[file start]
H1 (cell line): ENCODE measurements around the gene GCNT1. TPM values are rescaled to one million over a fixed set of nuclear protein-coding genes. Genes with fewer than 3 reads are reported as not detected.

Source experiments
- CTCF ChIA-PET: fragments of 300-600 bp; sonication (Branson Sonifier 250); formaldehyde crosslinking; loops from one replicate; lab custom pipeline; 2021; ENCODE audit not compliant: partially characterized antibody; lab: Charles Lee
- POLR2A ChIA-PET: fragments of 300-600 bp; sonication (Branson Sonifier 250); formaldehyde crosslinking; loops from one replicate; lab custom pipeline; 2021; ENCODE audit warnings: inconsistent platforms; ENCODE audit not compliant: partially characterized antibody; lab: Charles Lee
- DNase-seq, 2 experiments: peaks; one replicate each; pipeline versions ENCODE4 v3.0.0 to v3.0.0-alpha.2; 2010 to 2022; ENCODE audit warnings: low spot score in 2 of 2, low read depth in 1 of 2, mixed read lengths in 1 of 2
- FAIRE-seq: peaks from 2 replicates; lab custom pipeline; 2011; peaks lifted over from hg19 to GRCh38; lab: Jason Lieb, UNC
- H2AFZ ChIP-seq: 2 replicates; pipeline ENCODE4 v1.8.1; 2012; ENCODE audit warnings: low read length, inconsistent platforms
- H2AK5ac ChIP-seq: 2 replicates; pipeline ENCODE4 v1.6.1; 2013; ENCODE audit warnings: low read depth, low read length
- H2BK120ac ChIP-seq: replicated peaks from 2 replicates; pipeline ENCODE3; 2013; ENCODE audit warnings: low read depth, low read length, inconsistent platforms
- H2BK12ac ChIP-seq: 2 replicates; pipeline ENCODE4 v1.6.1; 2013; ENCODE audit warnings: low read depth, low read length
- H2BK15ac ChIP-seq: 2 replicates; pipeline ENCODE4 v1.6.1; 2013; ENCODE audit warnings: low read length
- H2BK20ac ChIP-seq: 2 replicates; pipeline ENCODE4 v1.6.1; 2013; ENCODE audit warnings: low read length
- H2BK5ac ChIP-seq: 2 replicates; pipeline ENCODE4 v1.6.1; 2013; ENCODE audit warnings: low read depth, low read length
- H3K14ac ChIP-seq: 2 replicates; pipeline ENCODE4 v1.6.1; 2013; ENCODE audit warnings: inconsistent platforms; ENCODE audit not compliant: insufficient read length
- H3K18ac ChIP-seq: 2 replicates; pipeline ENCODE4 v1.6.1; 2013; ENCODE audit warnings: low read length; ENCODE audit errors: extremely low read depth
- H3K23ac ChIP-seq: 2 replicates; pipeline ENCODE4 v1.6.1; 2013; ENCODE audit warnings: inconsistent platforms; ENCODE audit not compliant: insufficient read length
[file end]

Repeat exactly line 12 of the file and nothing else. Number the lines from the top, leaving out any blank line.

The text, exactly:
- H2BK20ac ChIP-seq: 2 replicates; pipeline ENCODE4 v1.6.1; 2013; ENCODE audit warnings: low read length